ENGELSo this book is told through my eyes. So there are lots of anecdotes and my beginnings in Cairo and this idea that I wanted to go out and pursue a career as a foreign correspondent. But at its heart, there is a thesis to the book. And the thesis is that there was a status quo that existed. And I really like -- and in the book I discuss it -- to think of the status quo like a row of old houses. So imagine row houses, Victorian style, Georgian style, whatever style you want, in a beach town, next to each other. They look very impressive from the outside. People stop, they take pictures of them. They look like they've been there forever and will always be there. But, in reality, you could put your finger through the wall, because they're rotten on the inside. Right?
ENGELThat's -- so keep that image in your mind. The Middle East, when I arrived 20 years ago, was like that. There were a series of row houses that looked very impressive and very ornate but were rotten on the inside. Full of termites, in the form of corruption and nepotism and religious extremism and these deep-seated conflicts, were being contained by the houses but, if you don't open the windows and doors, you're actually making them worse. So these antecedental conflicts were there. But they were contained and they kept getting worse and worse.
ENGELAnd the Bush administration, for eight years, didn't just push America's finger through the wall of one of those houses, we slammed America's shoulder into the side of one of these houses and started a sequence of events. And that eight years of direct military action broke the old status quo and started a collapse that impacted all of these row houses, because they're just right next to each other. Then to continue the analogy, for the very soon to be eight years of the Obama administration, we had not direct military action but inconsistent action: Supporting revolution in Egypt, not supporting it in Bahrain days later. Supporting the revolution with force in Libya, not supporting it in Syria, even while promising to support it in Syria.
ENGELSo you have these wildly different approaches under the same administration. And the combined effect of the actions of the Bush administration and the actions of this current administration unleashed all those antecedental conflicts, the primordial ooze, if you will, that had -- was in there, that we didn't create, that Americans didn't create. Nobody in the United States created the Sunni-Shia conflict or the conflict between Arabs and Persians or Turks and Kurds or Kurds and Arabs.
REHMThey were already there.
ENGELThey were already there. But they were contained and getting worse by the dictator system.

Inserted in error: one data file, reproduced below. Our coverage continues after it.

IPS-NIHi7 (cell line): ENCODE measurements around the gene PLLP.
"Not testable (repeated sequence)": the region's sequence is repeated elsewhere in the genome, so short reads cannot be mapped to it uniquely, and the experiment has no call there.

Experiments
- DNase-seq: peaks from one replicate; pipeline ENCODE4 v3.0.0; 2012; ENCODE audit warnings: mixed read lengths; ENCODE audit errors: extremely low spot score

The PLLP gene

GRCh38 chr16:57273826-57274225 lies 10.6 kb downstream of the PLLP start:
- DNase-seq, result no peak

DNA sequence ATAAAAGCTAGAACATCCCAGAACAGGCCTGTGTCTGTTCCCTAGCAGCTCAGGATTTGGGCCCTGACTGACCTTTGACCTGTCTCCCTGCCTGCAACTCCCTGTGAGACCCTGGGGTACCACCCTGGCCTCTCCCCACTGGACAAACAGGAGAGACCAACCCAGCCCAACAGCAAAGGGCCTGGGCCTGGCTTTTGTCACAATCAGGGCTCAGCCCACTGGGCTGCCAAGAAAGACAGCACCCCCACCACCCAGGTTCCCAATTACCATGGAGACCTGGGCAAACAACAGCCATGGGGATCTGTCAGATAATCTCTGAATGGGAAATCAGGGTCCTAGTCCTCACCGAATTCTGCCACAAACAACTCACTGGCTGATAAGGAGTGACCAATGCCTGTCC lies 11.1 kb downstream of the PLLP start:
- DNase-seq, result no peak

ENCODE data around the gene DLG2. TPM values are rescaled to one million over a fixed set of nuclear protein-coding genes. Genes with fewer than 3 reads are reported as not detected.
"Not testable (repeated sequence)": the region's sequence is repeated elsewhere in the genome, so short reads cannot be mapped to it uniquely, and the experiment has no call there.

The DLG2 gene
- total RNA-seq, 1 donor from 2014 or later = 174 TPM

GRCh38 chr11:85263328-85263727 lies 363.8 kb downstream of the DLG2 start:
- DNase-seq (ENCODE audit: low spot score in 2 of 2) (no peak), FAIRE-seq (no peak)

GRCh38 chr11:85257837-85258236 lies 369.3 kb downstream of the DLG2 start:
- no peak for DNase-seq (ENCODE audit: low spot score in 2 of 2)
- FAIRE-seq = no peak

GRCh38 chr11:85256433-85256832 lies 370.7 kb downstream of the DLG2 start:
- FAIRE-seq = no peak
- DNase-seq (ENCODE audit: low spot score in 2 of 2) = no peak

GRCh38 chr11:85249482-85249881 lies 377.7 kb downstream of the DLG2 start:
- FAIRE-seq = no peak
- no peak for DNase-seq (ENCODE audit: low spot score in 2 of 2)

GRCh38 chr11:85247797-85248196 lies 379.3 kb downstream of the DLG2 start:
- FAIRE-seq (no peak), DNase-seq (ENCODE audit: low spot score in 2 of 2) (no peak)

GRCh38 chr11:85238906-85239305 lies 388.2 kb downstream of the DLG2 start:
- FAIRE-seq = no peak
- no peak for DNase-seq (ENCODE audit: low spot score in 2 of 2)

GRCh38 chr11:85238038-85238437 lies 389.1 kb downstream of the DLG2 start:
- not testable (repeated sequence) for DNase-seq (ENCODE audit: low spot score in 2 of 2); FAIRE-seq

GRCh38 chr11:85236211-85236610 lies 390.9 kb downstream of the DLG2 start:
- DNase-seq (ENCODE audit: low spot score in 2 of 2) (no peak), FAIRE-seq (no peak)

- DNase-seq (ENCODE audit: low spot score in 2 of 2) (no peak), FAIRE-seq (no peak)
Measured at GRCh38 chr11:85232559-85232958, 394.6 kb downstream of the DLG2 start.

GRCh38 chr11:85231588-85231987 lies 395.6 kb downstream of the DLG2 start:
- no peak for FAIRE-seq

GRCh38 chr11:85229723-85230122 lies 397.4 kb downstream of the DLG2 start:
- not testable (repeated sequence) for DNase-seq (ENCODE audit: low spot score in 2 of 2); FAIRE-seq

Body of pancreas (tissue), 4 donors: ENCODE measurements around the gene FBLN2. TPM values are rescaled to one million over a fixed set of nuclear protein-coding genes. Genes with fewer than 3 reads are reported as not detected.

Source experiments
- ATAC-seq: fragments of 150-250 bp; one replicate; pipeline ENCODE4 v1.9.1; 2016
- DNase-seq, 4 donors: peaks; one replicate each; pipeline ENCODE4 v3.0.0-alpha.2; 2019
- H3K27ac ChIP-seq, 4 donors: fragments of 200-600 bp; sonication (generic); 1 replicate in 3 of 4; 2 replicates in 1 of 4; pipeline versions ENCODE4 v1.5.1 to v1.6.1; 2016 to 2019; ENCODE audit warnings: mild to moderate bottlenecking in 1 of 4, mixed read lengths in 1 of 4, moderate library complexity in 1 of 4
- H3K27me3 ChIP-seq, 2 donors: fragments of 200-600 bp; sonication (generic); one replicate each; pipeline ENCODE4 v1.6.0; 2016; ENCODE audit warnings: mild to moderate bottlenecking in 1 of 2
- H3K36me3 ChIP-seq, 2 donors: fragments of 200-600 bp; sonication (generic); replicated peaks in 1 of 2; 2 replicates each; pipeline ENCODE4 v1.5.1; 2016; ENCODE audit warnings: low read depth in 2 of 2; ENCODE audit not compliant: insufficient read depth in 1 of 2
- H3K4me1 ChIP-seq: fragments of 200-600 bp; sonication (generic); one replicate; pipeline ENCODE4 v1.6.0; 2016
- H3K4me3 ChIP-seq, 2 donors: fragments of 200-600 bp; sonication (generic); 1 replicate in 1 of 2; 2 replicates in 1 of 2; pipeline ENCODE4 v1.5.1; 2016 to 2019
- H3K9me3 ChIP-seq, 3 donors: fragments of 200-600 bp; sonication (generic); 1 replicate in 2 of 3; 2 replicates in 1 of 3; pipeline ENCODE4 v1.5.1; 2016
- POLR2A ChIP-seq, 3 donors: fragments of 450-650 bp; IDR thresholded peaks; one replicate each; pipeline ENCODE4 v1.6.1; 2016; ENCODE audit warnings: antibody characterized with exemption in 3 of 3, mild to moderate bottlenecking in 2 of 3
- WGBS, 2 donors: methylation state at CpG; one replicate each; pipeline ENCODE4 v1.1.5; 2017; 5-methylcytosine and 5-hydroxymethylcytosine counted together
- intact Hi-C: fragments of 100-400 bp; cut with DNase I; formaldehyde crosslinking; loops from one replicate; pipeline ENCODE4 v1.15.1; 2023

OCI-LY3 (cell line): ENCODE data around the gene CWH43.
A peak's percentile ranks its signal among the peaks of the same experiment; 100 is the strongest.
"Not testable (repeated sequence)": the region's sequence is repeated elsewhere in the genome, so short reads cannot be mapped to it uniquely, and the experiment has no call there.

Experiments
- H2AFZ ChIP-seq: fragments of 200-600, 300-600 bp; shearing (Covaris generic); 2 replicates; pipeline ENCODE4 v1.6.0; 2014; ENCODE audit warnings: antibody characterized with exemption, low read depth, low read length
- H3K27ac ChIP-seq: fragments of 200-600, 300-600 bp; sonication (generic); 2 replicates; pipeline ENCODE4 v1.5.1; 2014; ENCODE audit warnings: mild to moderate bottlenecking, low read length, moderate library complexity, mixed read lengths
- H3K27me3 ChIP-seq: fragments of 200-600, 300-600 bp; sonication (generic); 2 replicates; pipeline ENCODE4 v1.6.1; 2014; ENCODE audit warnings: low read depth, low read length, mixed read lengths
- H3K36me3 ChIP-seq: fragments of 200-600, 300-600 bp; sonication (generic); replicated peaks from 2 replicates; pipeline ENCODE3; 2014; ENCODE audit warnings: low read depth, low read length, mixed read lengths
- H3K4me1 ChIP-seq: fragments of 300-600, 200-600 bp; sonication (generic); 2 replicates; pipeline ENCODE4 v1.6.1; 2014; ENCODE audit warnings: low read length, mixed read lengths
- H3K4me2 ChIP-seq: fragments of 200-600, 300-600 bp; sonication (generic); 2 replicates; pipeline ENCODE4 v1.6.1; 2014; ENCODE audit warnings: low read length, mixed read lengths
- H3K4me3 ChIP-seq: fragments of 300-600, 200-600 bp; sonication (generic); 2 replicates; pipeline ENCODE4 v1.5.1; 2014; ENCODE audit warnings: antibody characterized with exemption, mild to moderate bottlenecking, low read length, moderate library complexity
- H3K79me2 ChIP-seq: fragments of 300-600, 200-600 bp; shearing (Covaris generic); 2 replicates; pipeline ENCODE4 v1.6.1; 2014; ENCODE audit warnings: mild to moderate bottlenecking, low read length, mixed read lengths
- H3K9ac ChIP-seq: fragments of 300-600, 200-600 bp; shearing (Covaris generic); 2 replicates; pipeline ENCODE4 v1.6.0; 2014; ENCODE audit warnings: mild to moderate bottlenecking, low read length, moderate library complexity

REHMThe big men.
ENGELThe big men. And now we live in that chaos. And then all hell broke loose. And that is the Hell that the Middle East is seeing right now. I've never seen it worse.
REHMDo you believe that that action to bomb Iraq began the whole falling apart?
ENGELYes. I think that was the seminal moment. That -- the decision to invade Iraq was the primary actor, the first action that changed dramatically the status quo. And then you had eight years of that. And then you have almost eight years of inconsistent. And what you've been left with is this chaos. And I think ISIS is a virus. It is the representative of the chaos. And like a virus, ISIS thrives not because of the strength of the virus -- nobody likes the virus, everybody hates the virus. Viruses are strong because the host is weak. And, in this case, the host -- being the broader Middle East -- is incredibly sick. So the virus is eating away at the flesh.
REHMLet's go to the big men. Because you watched as, one by one, they began to fall.
ENGELSaddam Hussein, Mubarak, the Assad Family -- hasn't fallen, but has been challenged -- Bin Ali, Gadhafi, these were the pillars onto which the Middle East was resting -- on which the Middle East was resting. And I wouldn't say they were good pillars. We shouldn't be nostalgic for Saddam Hussein. That was the system of big men that was in place.
REHMLet's go back to 1997, your first report on a terror attack. How did that affect your understanding of what you were experiencing?
ENGELSo I was living in Cairo, living poor and starting to report and having this wonderful experience with the local community. And the local community had its own hang-ups. It was misogynistic. It was profoundly anti-Semitic. It was profoundly ignorant about many things. Conspiracy theories abounded. The Americans and the Mossad were in cahoots to ruin Egypt. There was a certain tediousness to the popular culture, if you will.
REHMBecause that was always the gossip going on.
ENGELThat was always the gossip, which the government actually encouraged. The government was happy -- the Mubarak government, to allow people to talk about this kind of nonsense, if they didn't focus on the real problems, the real corruption, the real nepotism, the fact that it was operating more like a monarchy than a republic. So there was a lot of chatter that you could dismiss because it was just ignorant street chatter and I was quite familiar with it.